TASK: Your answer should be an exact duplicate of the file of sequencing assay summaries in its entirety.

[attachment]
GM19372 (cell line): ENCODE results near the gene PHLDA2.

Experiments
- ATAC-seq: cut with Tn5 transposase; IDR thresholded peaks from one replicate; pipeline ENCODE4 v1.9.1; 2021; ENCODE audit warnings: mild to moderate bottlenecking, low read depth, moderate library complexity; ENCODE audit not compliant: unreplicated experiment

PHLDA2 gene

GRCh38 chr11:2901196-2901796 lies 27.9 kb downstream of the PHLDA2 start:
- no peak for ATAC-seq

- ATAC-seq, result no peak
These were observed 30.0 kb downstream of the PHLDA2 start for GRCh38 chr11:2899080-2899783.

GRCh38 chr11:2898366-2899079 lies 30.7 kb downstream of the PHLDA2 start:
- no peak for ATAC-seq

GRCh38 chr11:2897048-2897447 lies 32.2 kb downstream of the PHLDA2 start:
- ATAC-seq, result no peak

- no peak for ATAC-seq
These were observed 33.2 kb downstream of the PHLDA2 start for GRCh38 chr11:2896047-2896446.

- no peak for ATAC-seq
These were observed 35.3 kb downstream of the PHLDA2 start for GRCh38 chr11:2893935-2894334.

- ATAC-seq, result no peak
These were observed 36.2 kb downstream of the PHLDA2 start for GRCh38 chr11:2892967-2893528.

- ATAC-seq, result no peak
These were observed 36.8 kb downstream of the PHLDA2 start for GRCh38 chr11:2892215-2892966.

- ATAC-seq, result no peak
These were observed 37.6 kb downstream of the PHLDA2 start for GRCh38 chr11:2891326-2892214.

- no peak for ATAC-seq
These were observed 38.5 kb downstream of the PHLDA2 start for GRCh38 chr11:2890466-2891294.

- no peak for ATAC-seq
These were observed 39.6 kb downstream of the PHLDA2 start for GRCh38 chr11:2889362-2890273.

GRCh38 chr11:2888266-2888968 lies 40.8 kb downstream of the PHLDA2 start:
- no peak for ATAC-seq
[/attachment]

GM19372 (cell line): ENCODE results near the gene PHLDA2.

Experiments
- ATAC-seq: cut with Tn5 transposase; IDR thresholded peaks from one replicate; pipeline ENCODE4 v1.9.1; 2021; ENCODE audit warnings: mild to moderate bottlenecking, low read depth, moderate library complexity; ENCODE audit not compliant: unreplicated experiment

PHLDA2 gene

GRCh38 chr11:2901196-2901796 lies 27.9 kb downstream of the PHLDA2 start:
- no peak for ATAC-seq

- ATAC-seq, result no peak
These were observed 30.0 kb downstream of the PHLDA2 start for GRCh38 chr11:2899080-2899783.

GRCh38 chr11:2898366-2899079 lies 30.7 kb downstream of the PHLDA2 start:
- no peak for ATAC-seq

GRCh38 chr11:2897048-2897447 lies 32.2 kb downstream of the PHLDA2 start:
- ATAC-seq, result no peak

- no peak for ATAC-seq
These were observed 33.2 kb downstream of the PHLDA2 start for GRCh38 chr11:2896047-2896446.

- no peak for ATAC-seq
These were observed 35.3 kb downstream of the PHLDA2 start for GRCh38 chr11:2893935-2894334.

- ATAC-seq, result no peak
These were observed 36.2 kb downstream of the PHLDA2 start for GRCh38 chr11:2892967-2893528.

- ATAC-seq, result no peak
These were observed 36.8 kb downstream of the PHLDA2 start for GRCh38 chr11:2892215-2892966.

- ATAC-seq, result no peak
These were observed 37.6 kb downstream of the PHLDA2 start for GRCh38 chr11:2891326-2892214.

- no peak for ATAC-seq
These were observed 38.5 kb downstream of the PHLDA2 start for GRCh38 chr11:2890466-2891294.

- no peak for ATAC-seq
These were observed 39.6 kb downstream of the PHLDA2 start for GRCh38 chr11:2889362-2890273.

GRCh38 chr11:2888266-2888968 lies 40.8 kb downstream of the PHLDA2 start:
- no peak for ATAC-seq